As we work our way around the diamond ranking player for fantasy baseball output this season, it is time to turn our attention to the outfield. With many leagues requiring five OF starters, this certainly isn’t a position you want to take for granted. Do you prefer youngster Carlos Gonzalez, or steady-Eddy Ryan Braun at the top of your OF cheatsheet?
1. Carlos Gonzalez, COL – CarGo came out of almost nowhere last season. Well, not really, but he did make a huge jump in a short amount of time. When he was traded from Oakland to Colorado in the Matt Holliday deal, he was a much-heralded prospect that seemed to flounder in his first season with the Rockies. Then in 2010 he moved into elite company and seems poised to stay there for the next decade. He’ll contribute in all five offensive categories and is a legitimate first round pick.
2. Ryan Braun, MIL – Braun is getting kind of boring to watch. He hits over .300, more than 30 homers, more than 100 ribbies and steals almost 20 bases every season. Do you really want that on your team? Yeah, me too.
3. Carl Crawford, BOS – Crawford is hitting in a better lineup now that he joins the Red Sox. That means even more of what he was doing in previous seasons when he was with a patchwork lineup in Tampa Bay, although he may not feel the urge to steal as much.
4. Jason Heyward, ATL – In only his second season in the Majors, Heyward finds himself on the edge of the elite group of outfielders in baseball. If you can get him on your keeper team, he’d be well worth whatever investment is required. If you can get him on your re-draft team, go for it. He should only cost you a third round pick.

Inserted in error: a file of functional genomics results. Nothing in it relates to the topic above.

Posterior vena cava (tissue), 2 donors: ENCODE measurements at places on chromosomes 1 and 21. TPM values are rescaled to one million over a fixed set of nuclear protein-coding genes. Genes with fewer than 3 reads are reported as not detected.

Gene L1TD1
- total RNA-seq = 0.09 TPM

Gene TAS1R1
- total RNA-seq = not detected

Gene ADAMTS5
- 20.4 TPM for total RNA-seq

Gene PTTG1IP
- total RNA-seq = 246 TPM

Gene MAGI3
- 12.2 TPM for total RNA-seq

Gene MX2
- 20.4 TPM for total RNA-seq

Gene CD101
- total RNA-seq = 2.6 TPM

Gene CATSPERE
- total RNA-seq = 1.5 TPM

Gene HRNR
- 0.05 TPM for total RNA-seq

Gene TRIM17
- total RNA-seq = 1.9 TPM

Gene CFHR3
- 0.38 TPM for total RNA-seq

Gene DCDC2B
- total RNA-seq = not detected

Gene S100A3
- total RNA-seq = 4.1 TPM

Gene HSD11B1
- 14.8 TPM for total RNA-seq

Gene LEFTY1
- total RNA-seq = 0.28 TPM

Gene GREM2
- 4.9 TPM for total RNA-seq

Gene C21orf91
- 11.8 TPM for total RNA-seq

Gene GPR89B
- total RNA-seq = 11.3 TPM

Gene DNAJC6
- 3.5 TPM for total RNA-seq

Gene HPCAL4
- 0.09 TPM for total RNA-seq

5. Matt Holliday, STL – Holiday seems to very comfortable in the St. Louis offense. He’ll hit over .300, more than two dozen homers, around 100 RBI, and will even steal around a dozen bases.
6. Justin Upton, ARI – Upton had a great 2009 and looked poised to step up to the elite echelon last year, but a shoulder injury ended a season that could only be considered a disappointment. This year should be a bounce back campaign and the season when Upton makes that next step up.
7. Matt Kemp, LAD – Similar to Justin Upton, the 2010 season was a disappointment for Kemp when great expectations were predicted. The tools are there, but his dedication is in question. If he gets his head into the game, there seems to be little that can hold Kemp from the top tier.
8. Josh Hamilton, TEX – It’s hard to nitpick about a guy that hit .359/32/100, won the MVP and led his team to the World Series, but Hamilton has a problem staying healthy. He accomplished all of that in only 518 at-bats. Just imagine what this guy can do if he can register over 600 at-bats.
9. Jacoby Ellsbury, BOS – Hardly any power will be found here, but that’s not Ellsbury’s game. He’s all about speed and you can expect more than 50 stolen bases to go along with a batting average that will come close to .300.
10. Andrew McCutchen, PIT – McCutcheon is a guy who produces at a high level even though he is surrounded by a band of triple-A players. He’ll produce in all five categories, though the homeruns will barely break a dozen.
11. Shin-Soo Choo, CLE – Choo will also provide stats for all five categories, but will add a little more power and RBI with fewer runs and steals. Since Choo has avoided Korean military service, he is safe to hold for your keeper team.
12. Drew Stubbs, CIN – Stubbs is very quietly sneaking up on the rest of the top players. He’ll provide nice power and stolen base numbers, but he’ll drag your batting average down. If your batting average can take the hit, you’ll like the .260/24/77/33 line he will give you for an eighth round pick.
13. Jose Tabata, PIT – Tabata is a Drew Stubbs-lite kind of player. You’ll get a slightly better average, at the cost of some power numbers. He’s still a fine acquisition and can be had in the thirteenth round.
14. Nick Markakis, BAL – Markakis seems to have lost his power supply. He’s hit fewer and fewer homers each of the last three seasons following his monster 2007 campaign. He’ll drive in a lot of runs and hit for a good average, but he’ll only hit a dozen homeruns.